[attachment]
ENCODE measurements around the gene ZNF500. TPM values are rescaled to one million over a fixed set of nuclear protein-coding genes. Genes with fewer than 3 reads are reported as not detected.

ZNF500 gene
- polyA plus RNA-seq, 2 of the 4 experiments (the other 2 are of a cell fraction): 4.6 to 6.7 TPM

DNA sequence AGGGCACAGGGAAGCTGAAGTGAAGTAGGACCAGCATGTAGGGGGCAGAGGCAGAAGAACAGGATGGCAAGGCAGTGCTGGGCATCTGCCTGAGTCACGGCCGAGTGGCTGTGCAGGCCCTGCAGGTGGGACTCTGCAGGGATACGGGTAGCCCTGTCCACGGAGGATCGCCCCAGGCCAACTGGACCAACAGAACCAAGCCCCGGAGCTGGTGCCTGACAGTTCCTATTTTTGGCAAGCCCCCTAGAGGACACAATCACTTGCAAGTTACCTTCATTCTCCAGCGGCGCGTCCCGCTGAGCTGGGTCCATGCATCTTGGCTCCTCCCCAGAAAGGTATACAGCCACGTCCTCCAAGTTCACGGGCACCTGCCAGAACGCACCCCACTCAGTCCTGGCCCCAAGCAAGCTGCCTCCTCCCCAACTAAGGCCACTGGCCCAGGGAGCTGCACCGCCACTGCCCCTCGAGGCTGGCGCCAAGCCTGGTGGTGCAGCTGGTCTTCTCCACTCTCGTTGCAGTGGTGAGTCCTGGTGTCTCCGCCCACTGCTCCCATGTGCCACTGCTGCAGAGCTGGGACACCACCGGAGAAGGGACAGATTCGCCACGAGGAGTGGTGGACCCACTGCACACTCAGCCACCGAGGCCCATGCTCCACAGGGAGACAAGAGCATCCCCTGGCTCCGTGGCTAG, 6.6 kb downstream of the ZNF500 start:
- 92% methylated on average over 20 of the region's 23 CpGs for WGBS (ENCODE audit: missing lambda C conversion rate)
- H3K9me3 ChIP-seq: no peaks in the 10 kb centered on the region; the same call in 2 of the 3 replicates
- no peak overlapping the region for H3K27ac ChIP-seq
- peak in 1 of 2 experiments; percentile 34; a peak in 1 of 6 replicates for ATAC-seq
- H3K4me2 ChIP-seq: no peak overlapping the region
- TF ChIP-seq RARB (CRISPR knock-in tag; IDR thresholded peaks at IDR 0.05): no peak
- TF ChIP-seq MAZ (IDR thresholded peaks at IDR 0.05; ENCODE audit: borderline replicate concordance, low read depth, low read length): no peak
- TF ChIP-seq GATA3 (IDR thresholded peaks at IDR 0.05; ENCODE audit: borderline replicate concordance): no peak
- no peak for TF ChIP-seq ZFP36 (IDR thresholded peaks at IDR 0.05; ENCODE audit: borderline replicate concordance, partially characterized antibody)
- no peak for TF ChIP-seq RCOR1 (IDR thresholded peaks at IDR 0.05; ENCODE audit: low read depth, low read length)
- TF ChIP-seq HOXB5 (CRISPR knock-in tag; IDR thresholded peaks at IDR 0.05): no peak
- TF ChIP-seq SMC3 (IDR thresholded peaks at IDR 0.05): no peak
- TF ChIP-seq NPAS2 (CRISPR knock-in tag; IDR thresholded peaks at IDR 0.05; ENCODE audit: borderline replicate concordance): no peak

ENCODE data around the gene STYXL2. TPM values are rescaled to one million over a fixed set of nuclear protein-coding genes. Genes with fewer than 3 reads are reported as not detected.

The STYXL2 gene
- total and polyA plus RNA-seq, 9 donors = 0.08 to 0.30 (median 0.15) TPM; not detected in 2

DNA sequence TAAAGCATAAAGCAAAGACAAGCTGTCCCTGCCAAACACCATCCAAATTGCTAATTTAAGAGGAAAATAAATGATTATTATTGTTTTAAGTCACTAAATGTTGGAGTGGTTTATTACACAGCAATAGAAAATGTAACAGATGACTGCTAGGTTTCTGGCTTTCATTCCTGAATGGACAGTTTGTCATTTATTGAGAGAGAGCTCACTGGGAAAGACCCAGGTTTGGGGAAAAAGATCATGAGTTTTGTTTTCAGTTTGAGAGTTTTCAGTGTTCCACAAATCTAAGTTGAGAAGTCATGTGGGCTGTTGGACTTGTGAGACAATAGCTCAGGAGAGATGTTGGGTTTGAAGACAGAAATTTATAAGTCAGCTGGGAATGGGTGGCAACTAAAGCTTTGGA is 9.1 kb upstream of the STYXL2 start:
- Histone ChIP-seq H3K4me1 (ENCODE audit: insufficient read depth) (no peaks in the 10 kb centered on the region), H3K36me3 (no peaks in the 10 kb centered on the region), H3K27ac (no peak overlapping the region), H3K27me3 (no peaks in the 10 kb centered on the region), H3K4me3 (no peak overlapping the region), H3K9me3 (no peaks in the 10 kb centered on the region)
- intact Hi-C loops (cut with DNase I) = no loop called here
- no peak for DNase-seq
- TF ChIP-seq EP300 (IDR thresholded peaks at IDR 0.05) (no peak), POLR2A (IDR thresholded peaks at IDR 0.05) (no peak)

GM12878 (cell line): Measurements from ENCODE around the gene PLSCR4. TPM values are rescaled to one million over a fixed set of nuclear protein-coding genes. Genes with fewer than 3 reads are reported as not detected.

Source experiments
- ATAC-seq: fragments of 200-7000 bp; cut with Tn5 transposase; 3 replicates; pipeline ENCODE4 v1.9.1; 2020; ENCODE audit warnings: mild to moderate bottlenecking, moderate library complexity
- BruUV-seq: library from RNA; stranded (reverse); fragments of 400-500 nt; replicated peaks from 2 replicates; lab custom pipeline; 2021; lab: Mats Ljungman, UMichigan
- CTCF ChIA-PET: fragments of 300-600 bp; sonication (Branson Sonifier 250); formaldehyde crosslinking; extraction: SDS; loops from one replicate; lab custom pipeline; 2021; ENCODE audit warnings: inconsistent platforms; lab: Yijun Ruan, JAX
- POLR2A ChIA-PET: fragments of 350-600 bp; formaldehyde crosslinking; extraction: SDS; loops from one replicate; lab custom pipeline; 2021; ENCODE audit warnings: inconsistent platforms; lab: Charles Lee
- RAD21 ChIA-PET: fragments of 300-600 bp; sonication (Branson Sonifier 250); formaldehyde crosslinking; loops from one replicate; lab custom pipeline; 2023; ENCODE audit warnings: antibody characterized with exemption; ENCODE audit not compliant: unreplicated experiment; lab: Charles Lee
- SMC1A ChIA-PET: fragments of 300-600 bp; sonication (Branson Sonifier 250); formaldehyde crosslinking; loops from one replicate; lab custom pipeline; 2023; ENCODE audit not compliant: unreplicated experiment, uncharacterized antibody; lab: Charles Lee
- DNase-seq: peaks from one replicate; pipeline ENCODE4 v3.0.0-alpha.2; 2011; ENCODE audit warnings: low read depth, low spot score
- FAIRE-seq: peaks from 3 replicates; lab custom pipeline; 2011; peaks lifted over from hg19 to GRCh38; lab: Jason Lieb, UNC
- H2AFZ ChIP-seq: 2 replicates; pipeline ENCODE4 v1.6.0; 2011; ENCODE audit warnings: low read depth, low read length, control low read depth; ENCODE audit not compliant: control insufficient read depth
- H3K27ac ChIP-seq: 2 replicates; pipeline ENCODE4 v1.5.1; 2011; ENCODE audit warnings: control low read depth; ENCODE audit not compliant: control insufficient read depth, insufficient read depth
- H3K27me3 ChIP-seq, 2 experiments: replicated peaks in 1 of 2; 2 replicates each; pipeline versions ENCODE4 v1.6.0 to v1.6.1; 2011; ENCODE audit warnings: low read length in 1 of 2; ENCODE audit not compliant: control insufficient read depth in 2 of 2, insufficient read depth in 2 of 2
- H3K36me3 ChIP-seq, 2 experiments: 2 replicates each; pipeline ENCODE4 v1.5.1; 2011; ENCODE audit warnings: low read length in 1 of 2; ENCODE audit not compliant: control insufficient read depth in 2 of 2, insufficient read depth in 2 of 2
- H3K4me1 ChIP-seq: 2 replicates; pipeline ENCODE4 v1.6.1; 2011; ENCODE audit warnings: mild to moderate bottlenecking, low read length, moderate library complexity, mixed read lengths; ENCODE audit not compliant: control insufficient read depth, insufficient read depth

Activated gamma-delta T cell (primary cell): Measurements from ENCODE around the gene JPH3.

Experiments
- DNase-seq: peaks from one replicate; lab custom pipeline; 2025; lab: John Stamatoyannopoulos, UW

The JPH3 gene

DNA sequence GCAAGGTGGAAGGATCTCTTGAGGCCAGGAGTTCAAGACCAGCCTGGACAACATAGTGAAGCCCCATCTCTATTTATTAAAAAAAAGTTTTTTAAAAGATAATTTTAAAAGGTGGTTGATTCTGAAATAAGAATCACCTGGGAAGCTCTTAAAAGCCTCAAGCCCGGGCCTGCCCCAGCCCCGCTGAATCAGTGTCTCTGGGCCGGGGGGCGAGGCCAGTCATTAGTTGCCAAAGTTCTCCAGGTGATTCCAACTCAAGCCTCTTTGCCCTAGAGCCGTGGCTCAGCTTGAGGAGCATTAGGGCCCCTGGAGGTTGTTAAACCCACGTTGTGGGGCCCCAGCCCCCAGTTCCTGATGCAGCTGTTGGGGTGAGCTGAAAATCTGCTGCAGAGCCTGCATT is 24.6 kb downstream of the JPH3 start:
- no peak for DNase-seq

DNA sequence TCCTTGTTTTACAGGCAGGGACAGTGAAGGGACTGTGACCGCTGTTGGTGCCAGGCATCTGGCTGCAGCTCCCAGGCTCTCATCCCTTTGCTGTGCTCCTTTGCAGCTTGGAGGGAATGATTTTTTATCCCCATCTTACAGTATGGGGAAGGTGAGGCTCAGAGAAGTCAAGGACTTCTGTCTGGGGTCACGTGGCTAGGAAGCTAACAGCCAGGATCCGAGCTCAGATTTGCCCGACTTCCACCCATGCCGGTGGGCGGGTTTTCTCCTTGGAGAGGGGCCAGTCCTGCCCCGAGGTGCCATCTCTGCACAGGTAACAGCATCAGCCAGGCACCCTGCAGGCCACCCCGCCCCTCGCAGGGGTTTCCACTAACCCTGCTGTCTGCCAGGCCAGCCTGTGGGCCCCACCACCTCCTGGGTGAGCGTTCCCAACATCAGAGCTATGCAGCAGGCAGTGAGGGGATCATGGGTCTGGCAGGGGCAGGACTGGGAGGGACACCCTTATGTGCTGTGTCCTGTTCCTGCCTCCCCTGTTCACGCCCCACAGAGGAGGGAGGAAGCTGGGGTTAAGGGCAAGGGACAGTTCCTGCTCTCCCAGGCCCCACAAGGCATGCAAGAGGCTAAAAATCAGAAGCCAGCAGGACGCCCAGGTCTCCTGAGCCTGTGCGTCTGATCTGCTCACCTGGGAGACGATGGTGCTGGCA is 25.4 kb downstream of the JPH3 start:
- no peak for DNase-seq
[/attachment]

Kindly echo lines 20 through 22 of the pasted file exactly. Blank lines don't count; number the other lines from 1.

- total and polyA plus RNA-seq, 9 donors = 0.08 to 0.30 (median 0.15) TPM; not detected in 2

DNA sequence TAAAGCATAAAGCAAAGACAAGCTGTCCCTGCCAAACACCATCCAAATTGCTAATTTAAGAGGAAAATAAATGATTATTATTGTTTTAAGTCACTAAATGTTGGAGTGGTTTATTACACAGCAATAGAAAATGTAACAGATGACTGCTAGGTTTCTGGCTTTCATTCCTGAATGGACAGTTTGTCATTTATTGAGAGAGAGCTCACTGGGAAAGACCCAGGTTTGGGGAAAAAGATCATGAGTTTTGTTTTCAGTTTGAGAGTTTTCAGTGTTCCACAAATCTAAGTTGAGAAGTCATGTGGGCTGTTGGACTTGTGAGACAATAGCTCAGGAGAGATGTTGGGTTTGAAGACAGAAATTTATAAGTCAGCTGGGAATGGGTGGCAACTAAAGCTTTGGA is 9.1 kb upstream of the STYXL2 start:
- Histone ChIP-seq H3K4me1 (ENCODE audit: insufficient read depth) (no peaks in the 10 kb centered on the region), H3K36me3 (no peaks in the 10 kb centered on the region), H3K27ac (no peak overlapping the region), H3K27me3 (no peaks in the 10 kb centered on the region), H3K4me3 (no peak overlapping the region), H3K9me3 (no peaks in the 10 kb centered on the region)